Historical Redlining in Seattle


#1

The threads where it was mentioned have been locked by now, but I thought that @Mindysan33, @chgoliz, @bwv812 (and anyone else) might find this article interesting.

From today’s Capitol Hill Seattle blog. (I miss living on Capitol Hill :frowning:)

http://www.capitolhillseattle.com/2014/12/blacklivesmatter-a-look-at-the-covenants-on-capitol-hill/


#2

That’s as far removed from any waterfront as it’s possible to be in Seattle.


#3

And it’s still “The Ghetto”.

I remember an opinion piece by Charles Mudede in The Stranger (a few years ago, can’t find it now) about how lots of people here pat themselves on the back about being progressive, but never go to that area, and stay in the whiter areas in the north of the city. I might try to dig it out later today.

Edit: had the wrong author.

This article.


#4

These kind of covenants were declared unenforceable in 1948 (Shelley v. Kraemer) but weren’t illegal until 1968 and the Fair Housing Act. Documents created before 1968 may still carry these now-illegal (and unenforceable) covenants.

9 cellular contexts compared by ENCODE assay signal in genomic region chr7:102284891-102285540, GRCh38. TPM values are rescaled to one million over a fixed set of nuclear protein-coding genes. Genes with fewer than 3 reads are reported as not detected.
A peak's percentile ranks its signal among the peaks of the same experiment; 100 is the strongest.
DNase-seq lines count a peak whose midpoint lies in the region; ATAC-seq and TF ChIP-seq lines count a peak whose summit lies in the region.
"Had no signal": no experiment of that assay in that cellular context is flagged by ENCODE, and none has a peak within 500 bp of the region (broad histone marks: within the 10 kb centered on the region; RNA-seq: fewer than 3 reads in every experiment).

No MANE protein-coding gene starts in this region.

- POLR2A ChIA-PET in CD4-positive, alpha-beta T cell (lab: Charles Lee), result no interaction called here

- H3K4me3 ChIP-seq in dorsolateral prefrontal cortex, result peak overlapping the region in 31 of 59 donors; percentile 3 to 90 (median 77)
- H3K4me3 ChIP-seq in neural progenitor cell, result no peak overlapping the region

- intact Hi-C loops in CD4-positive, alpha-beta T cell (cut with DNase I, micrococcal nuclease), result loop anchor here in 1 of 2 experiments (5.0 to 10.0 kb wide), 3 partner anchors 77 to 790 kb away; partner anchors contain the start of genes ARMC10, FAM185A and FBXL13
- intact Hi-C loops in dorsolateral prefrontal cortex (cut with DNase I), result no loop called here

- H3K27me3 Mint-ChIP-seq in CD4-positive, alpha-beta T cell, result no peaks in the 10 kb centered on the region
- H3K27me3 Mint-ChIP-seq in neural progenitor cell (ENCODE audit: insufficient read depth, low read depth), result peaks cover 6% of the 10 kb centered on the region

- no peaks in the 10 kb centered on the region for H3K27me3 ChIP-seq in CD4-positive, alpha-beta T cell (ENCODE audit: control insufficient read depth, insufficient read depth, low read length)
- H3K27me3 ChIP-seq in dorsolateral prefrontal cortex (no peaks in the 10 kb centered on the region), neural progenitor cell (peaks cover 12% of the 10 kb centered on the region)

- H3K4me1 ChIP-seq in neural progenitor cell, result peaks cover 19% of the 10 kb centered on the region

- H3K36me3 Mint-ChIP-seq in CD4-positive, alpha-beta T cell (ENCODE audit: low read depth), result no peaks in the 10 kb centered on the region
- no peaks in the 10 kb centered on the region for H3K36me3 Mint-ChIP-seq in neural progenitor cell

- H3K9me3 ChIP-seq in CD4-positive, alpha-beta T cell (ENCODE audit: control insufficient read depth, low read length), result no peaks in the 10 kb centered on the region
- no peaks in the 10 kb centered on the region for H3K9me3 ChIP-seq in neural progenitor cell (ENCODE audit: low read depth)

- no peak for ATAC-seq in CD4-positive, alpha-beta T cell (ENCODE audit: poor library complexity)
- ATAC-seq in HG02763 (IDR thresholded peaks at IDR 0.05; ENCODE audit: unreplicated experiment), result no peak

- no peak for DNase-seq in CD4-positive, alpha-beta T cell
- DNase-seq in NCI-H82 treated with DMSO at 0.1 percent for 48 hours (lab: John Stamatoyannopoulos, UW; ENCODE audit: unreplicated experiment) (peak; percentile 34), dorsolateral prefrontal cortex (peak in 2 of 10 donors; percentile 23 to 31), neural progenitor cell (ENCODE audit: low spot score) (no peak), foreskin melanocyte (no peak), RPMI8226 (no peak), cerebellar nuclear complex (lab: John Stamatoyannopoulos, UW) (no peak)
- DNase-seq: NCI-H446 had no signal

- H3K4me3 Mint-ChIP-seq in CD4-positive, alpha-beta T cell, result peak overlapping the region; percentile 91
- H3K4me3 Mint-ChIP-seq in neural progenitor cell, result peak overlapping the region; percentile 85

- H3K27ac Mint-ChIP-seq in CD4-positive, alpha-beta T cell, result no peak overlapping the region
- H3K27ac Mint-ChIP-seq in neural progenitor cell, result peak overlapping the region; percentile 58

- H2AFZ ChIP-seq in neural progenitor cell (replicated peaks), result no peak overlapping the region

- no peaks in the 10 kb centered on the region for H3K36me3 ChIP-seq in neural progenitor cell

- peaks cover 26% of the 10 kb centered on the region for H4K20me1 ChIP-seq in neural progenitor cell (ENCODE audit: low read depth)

In case 1968 seems a long time ago, here’s an interesting illustration of how segregation persists even after the laws enforcing segregation have been eliminated:


#5

the documentary Crips and Bloods (is/used to be on Netflix) details how this type of thing worked in LA. I had always assumed that the ghetto was enforced through social mores i.e. sellers would refuse to sell to minorities because of their personal racism, but was surprised to learn (though I guess it’s not all that surprising, given US history and laws) that there were actual zoning laws on the books, in plain black and white, “white only in these areas, blacks and mexicans here and here, etc.” Fast forward and today, the whole world knows Crenshaw Blvd was the main drag in that zone because of rap music.

also, @daneel, I thought you were in the UK? am I confusing you with someone else or are you a globetrotter? (not any of my business, of course, just idle curiosity)


#6

Bit of a globetrotter. From UK, but I’ve been in Seattle for getting on 10 years, with a brief stopover in Savannah.


#7

UK–>Savannah–>Seattle… the culture shock would’ve given me whiplash!


#8

It was UK > Seattle > UK > Savannah > Seattle

I’ve had it with moving across the Atlantic.


#9

I’m glad you’ve put down a root or two in my favorite timezone!


#10

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